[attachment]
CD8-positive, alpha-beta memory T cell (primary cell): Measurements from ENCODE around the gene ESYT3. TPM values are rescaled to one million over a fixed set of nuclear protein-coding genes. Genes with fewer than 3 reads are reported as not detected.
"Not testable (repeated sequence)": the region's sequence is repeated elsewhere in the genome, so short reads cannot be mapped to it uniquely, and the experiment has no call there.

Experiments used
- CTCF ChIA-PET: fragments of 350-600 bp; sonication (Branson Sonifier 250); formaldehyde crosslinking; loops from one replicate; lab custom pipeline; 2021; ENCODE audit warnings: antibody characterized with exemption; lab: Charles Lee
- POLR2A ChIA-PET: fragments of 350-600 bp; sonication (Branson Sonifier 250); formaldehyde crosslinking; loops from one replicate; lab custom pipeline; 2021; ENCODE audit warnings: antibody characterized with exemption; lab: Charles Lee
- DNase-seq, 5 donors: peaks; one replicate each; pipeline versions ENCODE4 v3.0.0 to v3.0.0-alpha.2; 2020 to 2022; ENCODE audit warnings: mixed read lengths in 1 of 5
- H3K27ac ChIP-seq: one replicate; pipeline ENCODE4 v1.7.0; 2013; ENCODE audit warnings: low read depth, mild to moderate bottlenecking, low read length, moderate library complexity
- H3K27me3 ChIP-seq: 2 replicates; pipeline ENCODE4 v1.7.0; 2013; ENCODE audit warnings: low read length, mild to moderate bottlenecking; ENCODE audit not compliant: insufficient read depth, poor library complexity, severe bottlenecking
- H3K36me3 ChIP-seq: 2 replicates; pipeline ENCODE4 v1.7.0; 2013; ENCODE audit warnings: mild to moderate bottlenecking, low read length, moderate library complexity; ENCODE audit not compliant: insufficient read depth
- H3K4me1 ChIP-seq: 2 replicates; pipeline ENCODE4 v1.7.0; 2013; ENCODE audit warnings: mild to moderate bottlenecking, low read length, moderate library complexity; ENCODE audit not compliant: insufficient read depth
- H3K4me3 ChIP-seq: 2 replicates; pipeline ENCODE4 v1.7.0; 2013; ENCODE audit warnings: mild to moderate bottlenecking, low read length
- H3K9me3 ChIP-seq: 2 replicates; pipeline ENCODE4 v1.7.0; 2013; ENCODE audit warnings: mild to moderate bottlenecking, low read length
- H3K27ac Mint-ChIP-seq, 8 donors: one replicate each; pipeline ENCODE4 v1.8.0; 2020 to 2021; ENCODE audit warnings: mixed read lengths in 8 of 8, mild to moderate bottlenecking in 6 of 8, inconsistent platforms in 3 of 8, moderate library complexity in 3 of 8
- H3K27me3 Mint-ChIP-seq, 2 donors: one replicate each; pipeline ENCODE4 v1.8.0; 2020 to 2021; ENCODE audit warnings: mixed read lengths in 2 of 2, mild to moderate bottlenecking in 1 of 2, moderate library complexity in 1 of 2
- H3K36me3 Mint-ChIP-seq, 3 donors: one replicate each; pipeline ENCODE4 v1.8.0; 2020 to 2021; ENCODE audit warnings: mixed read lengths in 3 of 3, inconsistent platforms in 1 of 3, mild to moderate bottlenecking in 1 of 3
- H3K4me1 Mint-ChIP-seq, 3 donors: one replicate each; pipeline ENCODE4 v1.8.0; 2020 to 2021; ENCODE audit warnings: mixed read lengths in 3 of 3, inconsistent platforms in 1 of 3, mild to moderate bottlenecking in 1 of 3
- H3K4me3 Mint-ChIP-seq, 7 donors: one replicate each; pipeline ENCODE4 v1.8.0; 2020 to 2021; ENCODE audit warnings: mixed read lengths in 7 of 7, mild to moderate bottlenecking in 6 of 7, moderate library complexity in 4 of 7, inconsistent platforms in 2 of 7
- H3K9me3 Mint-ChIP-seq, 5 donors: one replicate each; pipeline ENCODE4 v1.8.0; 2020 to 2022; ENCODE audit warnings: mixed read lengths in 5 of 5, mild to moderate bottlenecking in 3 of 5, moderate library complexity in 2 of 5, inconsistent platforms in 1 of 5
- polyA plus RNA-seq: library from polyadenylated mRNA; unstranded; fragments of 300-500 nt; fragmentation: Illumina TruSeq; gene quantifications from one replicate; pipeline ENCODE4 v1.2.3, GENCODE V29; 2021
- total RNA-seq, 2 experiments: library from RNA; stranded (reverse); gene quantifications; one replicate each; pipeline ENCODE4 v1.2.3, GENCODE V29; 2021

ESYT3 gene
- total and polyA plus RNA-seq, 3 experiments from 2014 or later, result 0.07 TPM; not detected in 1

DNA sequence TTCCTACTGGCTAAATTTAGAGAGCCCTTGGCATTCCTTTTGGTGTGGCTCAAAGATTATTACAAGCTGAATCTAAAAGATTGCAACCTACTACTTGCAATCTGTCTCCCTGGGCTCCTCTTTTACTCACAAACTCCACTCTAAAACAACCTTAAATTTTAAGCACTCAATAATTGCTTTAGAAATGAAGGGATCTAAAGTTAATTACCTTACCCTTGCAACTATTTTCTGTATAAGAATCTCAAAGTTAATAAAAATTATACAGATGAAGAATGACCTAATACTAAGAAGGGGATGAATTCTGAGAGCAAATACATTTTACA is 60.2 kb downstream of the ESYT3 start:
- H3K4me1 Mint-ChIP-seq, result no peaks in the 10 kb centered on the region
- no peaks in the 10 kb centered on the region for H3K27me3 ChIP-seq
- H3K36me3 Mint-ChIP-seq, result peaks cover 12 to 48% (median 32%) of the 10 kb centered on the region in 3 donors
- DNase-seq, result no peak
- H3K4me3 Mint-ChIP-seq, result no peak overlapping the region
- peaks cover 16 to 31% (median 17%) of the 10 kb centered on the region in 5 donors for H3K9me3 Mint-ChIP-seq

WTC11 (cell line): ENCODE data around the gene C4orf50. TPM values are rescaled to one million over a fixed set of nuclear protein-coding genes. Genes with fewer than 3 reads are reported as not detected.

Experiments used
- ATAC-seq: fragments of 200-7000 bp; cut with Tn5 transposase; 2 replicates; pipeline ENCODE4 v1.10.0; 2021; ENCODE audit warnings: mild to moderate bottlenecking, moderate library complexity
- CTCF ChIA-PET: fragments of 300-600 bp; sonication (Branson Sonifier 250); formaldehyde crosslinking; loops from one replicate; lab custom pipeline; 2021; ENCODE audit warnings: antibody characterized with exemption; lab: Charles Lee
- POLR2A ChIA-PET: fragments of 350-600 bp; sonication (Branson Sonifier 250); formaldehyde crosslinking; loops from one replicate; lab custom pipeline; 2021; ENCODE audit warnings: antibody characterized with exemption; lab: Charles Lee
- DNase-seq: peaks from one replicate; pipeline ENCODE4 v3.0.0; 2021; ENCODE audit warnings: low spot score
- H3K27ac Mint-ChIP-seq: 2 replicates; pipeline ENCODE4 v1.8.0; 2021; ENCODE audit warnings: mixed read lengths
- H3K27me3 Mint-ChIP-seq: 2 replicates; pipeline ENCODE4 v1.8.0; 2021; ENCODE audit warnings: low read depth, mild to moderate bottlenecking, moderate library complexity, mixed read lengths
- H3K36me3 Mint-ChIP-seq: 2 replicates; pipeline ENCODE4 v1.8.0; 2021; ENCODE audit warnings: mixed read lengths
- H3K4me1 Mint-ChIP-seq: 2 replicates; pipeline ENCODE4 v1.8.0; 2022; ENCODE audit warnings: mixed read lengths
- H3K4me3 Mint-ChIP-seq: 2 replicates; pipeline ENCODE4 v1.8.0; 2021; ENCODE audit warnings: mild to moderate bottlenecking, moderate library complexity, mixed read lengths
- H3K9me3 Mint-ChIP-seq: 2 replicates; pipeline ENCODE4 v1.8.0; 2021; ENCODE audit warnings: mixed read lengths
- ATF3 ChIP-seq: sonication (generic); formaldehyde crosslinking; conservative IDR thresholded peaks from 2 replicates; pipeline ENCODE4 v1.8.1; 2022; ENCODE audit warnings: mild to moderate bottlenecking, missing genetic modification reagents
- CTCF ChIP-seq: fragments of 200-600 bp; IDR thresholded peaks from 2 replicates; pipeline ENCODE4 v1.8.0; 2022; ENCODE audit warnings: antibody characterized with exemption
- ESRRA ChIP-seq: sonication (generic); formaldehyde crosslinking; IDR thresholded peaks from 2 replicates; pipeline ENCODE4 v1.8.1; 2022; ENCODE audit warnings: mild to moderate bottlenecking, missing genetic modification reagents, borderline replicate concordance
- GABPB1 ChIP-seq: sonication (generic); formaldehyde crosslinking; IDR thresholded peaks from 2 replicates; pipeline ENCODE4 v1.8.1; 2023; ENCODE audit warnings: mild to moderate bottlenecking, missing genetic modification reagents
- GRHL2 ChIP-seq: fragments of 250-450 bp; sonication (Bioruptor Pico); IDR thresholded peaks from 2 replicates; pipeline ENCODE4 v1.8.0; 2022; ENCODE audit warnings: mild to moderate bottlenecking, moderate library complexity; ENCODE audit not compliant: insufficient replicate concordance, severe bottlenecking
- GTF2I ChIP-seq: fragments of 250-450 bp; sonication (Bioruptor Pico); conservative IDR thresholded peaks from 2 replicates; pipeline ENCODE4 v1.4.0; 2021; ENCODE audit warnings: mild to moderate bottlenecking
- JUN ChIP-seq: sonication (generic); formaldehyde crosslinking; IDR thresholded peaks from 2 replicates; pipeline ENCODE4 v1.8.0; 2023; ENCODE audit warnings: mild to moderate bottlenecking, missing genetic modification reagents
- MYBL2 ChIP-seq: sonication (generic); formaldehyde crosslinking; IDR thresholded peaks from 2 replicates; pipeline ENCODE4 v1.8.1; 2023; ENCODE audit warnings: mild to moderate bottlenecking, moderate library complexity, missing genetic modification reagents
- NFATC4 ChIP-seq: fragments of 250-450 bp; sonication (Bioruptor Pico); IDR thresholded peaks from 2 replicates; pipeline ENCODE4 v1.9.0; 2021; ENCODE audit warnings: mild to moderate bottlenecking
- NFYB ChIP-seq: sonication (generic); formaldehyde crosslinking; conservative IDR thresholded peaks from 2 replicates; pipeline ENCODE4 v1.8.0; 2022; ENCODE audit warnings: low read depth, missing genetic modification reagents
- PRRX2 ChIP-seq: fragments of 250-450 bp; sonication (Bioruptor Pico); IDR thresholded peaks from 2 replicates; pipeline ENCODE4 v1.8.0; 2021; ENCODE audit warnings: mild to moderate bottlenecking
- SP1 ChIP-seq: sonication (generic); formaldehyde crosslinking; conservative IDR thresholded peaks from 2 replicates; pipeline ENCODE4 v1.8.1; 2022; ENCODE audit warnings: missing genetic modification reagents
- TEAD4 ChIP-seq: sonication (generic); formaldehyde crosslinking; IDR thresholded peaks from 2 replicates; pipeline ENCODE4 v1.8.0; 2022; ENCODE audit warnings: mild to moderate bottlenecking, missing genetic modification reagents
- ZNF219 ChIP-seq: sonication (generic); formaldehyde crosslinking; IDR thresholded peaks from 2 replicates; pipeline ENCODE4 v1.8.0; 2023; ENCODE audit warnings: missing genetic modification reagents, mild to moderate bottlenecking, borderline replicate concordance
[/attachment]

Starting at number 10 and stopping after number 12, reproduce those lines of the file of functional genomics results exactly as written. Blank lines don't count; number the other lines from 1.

- H3K4me1 ChIP-seq: 2 replicates; pipeline ENCODE4 v1.7.0; 2013; ENCODE audit warnings: mild to moderate bottlenecking, low read length, moderate library complexity; ENCODE audit not compliant: insufficient read depth
- H3K4me3 ChIP-seq: 2 replicates; pipeline ENCODE4 v1.7.0; 2013; ENCODE audit warnings: mild to moderate bottlenecking, low read length
- H3K9me3 ChIP-seq: 2 replicates; pipeline ENCODE4 v1.7.0; 2013; ENCODE audit warnings: mild to moderate bottlenecking, low read length